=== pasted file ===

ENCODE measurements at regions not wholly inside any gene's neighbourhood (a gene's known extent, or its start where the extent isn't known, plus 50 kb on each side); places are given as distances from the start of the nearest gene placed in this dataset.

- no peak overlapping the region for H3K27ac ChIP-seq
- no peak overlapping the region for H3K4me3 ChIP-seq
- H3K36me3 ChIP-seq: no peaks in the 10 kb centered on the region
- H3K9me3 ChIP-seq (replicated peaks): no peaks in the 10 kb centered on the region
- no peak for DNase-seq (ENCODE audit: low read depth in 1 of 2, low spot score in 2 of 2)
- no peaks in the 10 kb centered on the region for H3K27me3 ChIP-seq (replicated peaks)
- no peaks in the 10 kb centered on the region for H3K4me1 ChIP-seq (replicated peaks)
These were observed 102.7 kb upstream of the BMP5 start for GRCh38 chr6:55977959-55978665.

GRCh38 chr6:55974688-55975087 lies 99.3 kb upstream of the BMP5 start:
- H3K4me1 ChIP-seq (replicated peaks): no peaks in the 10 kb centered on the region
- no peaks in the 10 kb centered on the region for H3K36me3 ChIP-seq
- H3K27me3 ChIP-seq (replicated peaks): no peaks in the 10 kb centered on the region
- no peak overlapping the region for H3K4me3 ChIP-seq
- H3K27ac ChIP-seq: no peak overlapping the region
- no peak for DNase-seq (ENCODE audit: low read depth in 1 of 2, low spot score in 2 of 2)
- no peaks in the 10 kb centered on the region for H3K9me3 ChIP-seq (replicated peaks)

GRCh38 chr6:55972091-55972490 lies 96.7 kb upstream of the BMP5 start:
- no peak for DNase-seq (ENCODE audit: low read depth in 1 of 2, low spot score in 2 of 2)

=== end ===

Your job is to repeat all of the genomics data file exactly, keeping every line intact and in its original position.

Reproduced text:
ENCODE measurements at regions not wholly inside any gene's neighbourhood (a gene's known extent, or its start where the extent isn't known, plus 50 kb on each side); places are given as distances from the start of the nearest gene placed in this dataset.

- no peak overlapping the region for H3K27ac ChIP-seq
- no peak overlapping the region for H3K4me3 ChIP-seq
- H3K36me3 ChIP-seq: no peaks in the 10 kb centered on the region
- H3K9me3 ChIP-seq (replicated peaks): no peaks in the 10 kb centered on the region
- no peak for DNase-seq (ENCODE audit: low read depth in 1 of 2, low spot score in 2 of 2)
- no peaks in the 10 kb centered on the region for H3K27me3 ChIP-seq (replicated peaks)
- no peaks in the 10 kb centered on the region for H3K4me1 ChIP-seq (replicated peaks)
These were observed 102.7 kb upstream of the BMP5 start for GRCh38 chr6:55977959-55978665.

GRCh38 chr6:55974688-55975087 lies 99.3 kb upstream of the BMP5 start:
- H3K4me1 ChIP-seq (replicated peaks): no peaks in the 10 kb centered on the region
- no peaks in the 10 kb centered on the region for H3K36me3 ChIP-seq
- H3K27me3 ChIP-seq (replicated peaks): no peaks in the 10 kb centered on the region
- no peak overlapping the region for H3K4me3 ChIP-seq
- H3K27ac ChIP-seq: no peak overlapping the region
- no peak for DNase-seq (ENCODE audit: low read depth in 1 of 2, low spot score in 2 of 2)
- no peaks in the 10 kb centered on the region for H3K9me3 ChIP-seq (replicated peaks)

GRCh38 chr6:55972091-55972490 lies 96.7 kb upstream of the BMP5 start:
- no peak for DNase-seq (ENCODE audit: low read depth in 1 of 2, low spot score in 2 of 2)